The Court finds that the defendants’ theft and use of Exeter proprietary and confidential information to establish a new business in competition with Exeter, and the damages that Exeter sustained as the result of the defendants’ conduct, is not only well-established in the other causes of action in Exeter’s complaint,  but that Exeter would clearly not deem the defendants’ conduct to be a “benefit” that Exeter provided to them that would warrant restitution under a theory of unjust enrichment.  

As such, Exeter’s fifteenth cause of action for unjust enrichment is sustained without leave to amend, as the theory of unjust enrichment is not an independent cause of action, but only a remedy to recover the same damages that Exeter has already prayed for from the other causes of action in Exeter’s complaint.

Defendant Lopez’s demurrer to Exeter’s sixteenth cause of action for accounting is overruled, as the Court deems that Exeter has plead sufficient facts in its complaint to state a cause of action for accounting at the demurrer stage of this action.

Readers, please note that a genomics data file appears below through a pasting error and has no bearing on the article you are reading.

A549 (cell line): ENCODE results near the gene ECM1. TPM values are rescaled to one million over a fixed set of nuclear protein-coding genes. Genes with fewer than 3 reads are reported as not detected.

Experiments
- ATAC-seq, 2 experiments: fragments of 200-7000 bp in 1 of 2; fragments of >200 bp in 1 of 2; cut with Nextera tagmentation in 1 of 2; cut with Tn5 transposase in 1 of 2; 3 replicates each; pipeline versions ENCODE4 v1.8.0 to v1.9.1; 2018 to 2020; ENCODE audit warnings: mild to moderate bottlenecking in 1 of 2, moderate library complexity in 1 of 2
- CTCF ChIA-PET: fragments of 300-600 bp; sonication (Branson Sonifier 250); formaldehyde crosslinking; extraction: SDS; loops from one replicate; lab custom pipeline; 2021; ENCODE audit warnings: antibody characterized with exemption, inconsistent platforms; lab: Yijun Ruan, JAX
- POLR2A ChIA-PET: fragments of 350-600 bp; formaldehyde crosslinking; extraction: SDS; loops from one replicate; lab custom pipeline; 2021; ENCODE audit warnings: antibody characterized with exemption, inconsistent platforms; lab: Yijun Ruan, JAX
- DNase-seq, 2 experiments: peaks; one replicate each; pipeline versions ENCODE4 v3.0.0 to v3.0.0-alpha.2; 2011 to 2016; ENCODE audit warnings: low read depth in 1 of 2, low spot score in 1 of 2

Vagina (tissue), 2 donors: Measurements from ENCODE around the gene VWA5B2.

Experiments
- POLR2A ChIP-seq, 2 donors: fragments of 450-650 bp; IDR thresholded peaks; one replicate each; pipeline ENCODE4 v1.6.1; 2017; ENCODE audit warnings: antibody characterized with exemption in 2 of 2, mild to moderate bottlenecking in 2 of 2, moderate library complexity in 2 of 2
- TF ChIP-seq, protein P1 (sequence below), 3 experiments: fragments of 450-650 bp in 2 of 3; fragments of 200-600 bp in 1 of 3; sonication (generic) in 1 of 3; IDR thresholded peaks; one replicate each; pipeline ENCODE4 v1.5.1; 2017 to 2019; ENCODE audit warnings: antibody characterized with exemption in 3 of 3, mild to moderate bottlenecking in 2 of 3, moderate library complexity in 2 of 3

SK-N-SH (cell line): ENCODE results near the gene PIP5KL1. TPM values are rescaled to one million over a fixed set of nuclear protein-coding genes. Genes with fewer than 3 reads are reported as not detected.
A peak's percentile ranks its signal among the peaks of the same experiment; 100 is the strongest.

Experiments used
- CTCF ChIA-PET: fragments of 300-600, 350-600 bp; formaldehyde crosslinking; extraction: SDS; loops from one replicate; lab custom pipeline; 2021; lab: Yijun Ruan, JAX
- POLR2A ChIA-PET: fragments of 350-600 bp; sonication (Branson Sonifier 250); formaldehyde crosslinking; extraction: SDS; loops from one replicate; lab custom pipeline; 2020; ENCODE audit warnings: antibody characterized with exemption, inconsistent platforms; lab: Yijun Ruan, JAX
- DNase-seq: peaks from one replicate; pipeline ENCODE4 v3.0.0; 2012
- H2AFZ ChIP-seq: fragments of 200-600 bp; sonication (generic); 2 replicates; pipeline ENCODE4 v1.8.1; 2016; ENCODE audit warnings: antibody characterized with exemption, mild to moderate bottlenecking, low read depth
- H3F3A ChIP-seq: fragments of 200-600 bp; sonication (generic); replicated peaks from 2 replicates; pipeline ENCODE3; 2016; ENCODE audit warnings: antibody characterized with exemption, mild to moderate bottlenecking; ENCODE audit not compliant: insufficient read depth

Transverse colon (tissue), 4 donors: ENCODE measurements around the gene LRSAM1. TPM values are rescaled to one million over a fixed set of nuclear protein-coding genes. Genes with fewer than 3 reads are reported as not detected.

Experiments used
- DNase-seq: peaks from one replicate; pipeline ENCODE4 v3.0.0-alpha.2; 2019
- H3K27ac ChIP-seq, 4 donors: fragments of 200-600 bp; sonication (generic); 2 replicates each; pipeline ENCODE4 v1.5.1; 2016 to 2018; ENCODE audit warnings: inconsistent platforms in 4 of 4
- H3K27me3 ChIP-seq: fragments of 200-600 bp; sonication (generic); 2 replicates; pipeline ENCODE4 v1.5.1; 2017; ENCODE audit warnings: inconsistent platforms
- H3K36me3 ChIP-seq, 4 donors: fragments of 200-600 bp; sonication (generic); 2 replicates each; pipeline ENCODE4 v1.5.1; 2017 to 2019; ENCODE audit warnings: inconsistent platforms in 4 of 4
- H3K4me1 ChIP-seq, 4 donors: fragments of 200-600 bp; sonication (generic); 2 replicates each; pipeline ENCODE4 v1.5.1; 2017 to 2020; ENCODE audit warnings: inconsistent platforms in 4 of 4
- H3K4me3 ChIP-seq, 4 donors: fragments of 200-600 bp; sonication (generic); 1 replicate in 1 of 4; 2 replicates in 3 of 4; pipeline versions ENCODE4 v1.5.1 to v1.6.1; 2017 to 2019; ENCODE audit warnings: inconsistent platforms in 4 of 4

The constructive trust and equitable lien facets of Exeter’s sixteenth cause of action are sustained without leave to amend as independent causes of action but Exeter’s right to pursue these remedies is sustained to the extent that should Exeter prevail on its accounting cause of action, the imposition of a constructive trust and/or an equitable lien on the profits obtained by the defendants’ unlawful conduct would be a proper remedy.

“Civil Code §§2223 and 2224 codify the equitable principle that one who wrongfully acquires property of another holds the property as an involuntary constructive trustee.” See Haskel Engineering & Supply Co. v. Hartford Accident and Indemnity Co. (1978) 78 Cal.3d 371, 375.  “A constructive trust is itself only a remedy.” Haskel, at 378.